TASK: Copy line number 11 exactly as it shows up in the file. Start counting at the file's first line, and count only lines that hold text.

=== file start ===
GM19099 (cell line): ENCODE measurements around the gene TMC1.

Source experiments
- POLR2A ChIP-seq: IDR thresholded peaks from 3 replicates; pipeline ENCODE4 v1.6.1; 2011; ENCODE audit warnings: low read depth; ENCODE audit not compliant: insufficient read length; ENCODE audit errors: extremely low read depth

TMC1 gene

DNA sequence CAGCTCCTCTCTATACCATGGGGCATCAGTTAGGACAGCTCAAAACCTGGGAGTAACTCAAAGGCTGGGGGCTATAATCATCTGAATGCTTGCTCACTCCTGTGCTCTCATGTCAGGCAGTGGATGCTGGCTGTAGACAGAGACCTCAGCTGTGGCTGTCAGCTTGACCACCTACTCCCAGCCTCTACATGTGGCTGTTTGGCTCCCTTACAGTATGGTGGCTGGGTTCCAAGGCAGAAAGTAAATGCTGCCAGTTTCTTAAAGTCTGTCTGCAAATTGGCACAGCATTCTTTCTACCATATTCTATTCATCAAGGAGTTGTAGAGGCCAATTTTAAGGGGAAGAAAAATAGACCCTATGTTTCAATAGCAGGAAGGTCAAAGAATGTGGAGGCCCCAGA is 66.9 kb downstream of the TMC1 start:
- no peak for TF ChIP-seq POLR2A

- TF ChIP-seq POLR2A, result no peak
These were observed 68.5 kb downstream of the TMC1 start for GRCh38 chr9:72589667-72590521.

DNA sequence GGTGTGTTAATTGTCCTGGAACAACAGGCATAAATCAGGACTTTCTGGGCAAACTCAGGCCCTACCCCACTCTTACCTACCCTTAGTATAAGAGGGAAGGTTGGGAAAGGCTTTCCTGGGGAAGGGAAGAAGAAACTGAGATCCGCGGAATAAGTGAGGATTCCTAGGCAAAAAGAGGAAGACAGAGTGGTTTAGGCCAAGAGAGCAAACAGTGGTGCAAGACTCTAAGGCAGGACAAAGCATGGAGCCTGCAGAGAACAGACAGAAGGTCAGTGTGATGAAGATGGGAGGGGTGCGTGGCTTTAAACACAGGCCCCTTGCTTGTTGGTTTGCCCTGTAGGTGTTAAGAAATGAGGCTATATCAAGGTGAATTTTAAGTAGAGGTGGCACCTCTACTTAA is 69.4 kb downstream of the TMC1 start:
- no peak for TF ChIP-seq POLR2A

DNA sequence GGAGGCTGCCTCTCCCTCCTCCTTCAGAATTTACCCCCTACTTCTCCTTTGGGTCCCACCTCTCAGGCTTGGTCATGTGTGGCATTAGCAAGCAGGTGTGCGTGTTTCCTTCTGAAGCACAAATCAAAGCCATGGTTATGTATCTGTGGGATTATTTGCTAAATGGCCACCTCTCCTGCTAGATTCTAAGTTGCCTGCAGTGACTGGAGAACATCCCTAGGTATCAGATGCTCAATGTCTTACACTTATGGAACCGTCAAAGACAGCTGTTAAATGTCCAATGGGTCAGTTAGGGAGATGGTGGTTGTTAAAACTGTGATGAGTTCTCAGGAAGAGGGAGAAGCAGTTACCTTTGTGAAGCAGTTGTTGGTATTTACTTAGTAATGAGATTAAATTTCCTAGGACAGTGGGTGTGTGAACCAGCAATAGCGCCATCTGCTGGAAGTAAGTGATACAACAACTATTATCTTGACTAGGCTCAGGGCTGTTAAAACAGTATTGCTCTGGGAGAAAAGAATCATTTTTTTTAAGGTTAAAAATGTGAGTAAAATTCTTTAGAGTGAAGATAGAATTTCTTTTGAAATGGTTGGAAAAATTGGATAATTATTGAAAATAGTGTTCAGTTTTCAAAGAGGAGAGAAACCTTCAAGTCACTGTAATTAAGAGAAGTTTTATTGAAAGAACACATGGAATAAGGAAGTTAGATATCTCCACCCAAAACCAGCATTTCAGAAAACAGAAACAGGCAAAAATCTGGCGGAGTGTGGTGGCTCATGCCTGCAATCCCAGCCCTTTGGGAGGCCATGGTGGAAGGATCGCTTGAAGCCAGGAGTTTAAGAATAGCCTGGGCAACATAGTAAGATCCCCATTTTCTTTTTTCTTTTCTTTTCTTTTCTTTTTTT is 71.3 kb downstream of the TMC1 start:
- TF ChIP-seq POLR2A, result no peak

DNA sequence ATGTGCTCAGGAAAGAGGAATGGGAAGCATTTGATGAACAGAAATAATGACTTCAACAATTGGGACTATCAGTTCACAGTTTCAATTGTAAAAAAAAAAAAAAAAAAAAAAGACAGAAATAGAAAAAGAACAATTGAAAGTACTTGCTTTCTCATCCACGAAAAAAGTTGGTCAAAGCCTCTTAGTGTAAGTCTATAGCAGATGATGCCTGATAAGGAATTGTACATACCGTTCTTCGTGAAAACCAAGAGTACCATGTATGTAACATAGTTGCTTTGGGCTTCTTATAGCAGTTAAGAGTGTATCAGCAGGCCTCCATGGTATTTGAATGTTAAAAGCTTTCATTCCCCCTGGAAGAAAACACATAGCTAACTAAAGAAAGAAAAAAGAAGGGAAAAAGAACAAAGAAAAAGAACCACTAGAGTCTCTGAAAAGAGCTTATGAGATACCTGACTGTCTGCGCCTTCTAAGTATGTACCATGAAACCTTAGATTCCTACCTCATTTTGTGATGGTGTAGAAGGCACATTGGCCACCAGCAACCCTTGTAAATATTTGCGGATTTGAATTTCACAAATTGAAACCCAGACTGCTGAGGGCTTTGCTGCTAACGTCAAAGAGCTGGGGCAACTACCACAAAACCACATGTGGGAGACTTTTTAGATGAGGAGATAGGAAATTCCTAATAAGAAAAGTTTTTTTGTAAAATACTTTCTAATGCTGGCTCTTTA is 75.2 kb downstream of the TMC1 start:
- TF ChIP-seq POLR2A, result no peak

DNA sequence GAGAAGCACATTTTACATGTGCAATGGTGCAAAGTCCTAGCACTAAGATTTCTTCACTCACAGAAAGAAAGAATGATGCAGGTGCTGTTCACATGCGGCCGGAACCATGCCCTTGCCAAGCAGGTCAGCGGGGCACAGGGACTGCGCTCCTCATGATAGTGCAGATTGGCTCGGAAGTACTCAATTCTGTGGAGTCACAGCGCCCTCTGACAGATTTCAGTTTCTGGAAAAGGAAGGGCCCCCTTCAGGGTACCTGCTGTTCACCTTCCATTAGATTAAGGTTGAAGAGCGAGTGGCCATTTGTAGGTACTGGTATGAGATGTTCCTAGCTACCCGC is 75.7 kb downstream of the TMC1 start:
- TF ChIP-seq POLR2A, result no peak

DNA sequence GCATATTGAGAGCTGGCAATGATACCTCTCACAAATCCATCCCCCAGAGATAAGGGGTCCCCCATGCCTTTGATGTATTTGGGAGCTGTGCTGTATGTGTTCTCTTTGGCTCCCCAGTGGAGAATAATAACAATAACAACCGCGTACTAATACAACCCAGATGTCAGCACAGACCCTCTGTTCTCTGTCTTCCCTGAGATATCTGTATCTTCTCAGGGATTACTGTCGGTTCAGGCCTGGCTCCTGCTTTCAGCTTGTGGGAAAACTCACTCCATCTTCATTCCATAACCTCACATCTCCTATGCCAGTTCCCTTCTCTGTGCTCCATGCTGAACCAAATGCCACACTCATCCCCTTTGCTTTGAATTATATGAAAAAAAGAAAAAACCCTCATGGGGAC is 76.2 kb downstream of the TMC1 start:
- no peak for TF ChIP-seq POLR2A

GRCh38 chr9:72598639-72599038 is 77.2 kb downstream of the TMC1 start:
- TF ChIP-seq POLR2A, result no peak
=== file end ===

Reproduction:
DNA sequence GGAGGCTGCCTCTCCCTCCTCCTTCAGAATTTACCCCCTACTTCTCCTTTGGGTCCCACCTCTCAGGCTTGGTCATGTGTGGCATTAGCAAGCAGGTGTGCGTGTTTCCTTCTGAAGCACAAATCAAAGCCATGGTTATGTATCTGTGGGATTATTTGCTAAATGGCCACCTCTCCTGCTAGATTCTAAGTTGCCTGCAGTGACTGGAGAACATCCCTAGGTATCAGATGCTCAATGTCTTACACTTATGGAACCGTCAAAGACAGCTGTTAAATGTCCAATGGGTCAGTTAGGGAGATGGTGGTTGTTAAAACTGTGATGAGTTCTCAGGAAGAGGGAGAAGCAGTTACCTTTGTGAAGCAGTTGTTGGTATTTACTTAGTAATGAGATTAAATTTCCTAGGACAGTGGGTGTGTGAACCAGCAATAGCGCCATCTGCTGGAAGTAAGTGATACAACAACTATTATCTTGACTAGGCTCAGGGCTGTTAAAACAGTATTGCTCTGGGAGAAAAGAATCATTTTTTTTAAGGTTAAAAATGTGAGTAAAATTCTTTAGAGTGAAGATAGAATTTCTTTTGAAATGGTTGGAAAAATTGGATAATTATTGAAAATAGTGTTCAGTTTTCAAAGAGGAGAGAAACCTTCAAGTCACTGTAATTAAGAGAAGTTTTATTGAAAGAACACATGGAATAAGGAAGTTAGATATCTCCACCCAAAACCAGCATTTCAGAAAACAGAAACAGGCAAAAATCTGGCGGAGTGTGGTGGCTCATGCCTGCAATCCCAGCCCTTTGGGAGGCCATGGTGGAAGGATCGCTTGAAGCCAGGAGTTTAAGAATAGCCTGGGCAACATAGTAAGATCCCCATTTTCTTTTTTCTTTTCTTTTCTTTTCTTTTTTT is 71.3 kb downstream of the TMC1 start: